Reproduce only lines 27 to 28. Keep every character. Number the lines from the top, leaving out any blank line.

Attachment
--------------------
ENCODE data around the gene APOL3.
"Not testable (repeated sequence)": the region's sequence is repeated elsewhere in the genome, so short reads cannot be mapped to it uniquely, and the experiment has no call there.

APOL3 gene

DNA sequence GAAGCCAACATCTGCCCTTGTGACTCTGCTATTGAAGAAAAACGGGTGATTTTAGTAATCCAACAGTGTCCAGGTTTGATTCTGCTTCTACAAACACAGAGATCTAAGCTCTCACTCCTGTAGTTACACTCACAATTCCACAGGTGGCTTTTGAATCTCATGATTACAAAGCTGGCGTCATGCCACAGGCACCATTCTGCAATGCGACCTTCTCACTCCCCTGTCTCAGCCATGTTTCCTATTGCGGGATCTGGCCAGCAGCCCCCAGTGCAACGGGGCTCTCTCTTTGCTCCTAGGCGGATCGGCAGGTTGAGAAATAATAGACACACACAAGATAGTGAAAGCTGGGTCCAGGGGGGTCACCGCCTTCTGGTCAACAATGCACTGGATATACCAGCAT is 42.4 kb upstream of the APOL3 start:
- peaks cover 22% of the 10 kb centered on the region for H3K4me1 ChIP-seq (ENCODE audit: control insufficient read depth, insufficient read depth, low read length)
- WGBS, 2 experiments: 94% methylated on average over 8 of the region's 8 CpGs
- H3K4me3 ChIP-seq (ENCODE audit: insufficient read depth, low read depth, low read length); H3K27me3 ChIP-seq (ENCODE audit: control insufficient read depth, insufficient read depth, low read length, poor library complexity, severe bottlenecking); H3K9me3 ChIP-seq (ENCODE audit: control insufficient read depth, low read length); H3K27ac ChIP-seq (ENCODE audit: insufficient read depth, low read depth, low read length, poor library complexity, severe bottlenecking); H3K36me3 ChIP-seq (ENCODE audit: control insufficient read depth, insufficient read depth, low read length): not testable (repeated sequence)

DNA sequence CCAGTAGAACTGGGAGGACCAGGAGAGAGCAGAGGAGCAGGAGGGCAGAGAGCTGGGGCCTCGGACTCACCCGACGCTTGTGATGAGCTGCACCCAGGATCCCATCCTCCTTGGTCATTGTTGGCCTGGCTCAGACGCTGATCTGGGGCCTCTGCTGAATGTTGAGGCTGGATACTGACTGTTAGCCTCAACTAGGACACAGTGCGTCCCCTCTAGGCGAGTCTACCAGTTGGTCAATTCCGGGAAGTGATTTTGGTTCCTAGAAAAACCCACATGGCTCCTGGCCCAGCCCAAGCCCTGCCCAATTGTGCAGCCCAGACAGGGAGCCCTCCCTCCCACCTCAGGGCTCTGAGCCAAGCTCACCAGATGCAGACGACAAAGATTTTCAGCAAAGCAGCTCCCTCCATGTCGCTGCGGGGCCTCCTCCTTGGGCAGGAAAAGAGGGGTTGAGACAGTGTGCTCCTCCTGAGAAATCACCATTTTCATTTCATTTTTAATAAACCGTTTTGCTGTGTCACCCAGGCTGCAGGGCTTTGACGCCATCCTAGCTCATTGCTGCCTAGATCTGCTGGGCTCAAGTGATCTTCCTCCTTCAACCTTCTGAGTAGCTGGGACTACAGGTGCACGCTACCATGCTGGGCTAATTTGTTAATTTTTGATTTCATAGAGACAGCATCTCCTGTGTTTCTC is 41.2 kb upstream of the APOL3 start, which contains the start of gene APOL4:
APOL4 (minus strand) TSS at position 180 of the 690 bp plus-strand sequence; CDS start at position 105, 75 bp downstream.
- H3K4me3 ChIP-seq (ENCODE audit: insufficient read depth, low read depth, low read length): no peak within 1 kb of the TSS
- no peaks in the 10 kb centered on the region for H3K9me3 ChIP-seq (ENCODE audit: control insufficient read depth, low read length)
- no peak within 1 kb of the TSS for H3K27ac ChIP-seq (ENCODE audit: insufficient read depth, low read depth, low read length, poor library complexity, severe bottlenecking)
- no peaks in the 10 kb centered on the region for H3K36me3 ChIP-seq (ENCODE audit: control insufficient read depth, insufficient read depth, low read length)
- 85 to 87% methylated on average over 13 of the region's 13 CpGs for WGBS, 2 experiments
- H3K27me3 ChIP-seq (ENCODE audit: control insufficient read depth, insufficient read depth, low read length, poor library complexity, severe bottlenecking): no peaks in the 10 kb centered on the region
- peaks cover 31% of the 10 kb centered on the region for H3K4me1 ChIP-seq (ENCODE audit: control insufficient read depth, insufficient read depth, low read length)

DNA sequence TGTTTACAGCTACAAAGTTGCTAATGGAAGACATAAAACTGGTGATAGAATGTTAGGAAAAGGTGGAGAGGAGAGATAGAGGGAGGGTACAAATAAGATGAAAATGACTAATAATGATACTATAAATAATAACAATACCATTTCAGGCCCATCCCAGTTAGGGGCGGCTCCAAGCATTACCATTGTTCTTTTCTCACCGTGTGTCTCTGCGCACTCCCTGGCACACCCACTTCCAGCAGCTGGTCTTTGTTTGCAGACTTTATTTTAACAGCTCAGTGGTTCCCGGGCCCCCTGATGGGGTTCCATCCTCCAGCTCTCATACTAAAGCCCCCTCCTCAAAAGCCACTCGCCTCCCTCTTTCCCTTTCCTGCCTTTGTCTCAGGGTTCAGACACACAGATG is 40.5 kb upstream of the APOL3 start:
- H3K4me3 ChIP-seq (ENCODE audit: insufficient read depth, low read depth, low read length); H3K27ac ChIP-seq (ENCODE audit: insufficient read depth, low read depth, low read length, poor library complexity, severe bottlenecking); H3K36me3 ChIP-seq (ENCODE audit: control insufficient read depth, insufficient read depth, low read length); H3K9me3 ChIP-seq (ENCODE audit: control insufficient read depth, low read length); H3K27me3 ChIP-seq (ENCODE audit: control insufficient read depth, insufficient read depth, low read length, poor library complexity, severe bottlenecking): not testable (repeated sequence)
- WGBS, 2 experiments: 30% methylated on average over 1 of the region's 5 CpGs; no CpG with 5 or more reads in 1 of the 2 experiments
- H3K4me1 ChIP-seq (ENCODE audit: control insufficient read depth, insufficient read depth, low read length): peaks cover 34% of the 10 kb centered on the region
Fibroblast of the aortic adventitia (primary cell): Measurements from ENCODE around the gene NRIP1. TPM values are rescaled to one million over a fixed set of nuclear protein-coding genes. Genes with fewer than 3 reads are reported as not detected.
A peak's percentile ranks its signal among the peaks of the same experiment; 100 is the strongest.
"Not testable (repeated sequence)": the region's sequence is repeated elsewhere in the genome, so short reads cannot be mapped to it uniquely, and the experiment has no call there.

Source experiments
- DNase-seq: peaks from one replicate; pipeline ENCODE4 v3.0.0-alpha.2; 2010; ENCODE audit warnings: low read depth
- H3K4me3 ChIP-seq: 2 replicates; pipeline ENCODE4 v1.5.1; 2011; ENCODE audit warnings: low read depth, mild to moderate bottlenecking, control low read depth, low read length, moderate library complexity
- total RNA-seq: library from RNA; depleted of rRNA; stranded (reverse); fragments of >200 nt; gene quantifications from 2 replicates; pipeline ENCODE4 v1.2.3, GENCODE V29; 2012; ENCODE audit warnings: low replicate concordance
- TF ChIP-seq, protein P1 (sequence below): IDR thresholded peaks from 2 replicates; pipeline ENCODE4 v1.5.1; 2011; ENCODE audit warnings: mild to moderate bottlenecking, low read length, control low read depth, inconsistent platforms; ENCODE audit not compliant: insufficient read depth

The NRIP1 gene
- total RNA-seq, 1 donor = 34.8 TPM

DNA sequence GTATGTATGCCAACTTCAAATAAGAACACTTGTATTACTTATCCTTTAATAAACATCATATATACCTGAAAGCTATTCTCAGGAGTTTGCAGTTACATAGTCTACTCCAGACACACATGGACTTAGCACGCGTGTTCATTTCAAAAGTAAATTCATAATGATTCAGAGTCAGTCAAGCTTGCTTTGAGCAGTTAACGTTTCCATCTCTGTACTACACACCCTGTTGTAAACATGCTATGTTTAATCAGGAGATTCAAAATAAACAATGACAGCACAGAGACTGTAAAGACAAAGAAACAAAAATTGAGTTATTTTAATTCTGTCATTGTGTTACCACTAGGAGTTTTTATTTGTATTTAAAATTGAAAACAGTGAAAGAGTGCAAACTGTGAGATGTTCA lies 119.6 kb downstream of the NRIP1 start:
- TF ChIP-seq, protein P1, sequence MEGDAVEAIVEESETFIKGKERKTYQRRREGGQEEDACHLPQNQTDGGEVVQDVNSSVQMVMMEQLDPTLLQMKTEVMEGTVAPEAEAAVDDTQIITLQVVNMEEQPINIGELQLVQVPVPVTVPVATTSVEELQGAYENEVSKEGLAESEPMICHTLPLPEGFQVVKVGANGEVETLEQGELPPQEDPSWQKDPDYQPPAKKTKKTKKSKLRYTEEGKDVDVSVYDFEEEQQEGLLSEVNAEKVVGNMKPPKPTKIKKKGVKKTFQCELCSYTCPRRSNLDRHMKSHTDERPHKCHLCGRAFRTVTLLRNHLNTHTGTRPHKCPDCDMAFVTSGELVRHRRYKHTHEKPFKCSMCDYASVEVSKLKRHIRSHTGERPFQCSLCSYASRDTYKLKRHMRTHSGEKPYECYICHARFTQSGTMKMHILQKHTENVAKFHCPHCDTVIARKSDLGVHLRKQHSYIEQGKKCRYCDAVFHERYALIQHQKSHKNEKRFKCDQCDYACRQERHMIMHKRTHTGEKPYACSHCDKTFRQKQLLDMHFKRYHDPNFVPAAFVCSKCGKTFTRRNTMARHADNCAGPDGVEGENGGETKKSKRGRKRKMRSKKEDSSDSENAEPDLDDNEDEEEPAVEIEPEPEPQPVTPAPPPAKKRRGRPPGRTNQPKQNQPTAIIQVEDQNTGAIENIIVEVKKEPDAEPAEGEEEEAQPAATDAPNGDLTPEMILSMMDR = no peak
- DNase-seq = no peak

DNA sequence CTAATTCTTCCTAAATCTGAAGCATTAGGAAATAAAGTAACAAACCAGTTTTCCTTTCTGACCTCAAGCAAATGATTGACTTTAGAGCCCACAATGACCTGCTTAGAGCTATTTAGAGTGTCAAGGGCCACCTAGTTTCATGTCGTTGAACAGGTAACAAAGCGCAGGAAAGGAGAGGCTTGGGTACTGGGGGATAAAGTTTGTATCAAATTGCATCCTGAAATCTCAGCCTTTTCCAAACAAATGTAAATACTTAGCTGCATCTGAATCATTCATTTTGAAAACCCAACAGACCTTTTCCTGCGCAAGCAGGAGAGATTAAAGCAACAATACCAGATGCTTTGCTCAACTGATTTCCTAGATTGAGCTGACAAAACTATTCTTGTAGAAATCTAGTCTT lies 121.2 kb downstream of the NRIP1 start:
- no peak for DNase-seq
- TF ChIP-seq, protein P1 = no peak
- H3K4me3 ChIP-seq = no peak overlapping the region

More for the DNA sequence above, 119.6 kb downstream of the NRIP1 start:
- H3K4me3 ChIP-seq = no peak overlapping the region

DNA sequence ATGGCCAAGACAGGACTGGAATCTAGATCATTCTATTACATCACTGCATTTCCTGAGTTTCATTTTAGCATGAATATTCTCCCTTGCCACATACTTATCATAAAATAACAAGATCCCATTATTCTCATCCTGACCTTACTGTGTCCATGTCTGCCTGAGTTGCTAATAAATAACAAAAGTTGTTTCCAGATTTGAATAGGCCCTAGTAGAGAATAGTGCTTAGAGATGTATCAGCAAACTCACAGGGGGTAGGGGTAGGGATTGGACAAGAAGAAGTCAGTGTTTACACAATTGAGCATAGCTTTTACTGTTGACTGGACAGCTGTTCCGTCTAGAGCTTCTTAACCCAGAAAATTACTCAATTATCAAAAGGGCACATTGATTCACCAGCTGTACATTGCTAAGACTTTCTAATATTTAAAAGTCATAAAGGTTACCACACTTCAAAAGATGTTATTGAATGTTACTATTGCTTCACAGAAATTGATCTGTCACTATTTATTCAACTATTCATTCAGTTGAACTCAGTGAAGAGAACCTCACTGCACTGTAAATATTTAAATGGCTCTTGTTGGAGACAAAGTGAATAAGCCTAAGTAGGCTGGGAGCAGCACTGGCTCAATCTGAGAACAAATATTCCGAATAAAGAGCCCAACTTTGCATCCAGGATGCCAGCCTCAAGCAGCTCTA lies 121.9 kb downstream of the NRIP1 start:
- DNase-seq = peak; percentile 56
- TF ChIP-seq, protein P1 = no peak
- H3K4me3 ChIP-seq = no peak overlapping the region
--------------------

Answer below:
- total RNA-seq: library from RNA; depleted of rRNA; stranded (reverse); fragments of >200 nt; gene quantifications from 2 replicates; pipeline ENCODE4 v1.2.3, GENCODE V29; 2012; ENCODE audit warnings: low replicate concordance
- TF ChIP-seq, protein P1 (sequence below): IDR thresholded peaks from 2 replicates; pipeline ENCODE4 v1.5.1; 2011; ENCODE audit warnings: mild to moderate bottlenecking, low read length, control low read depth, inconsistent platforms; ENCODE audit not compliant: insufficient read depth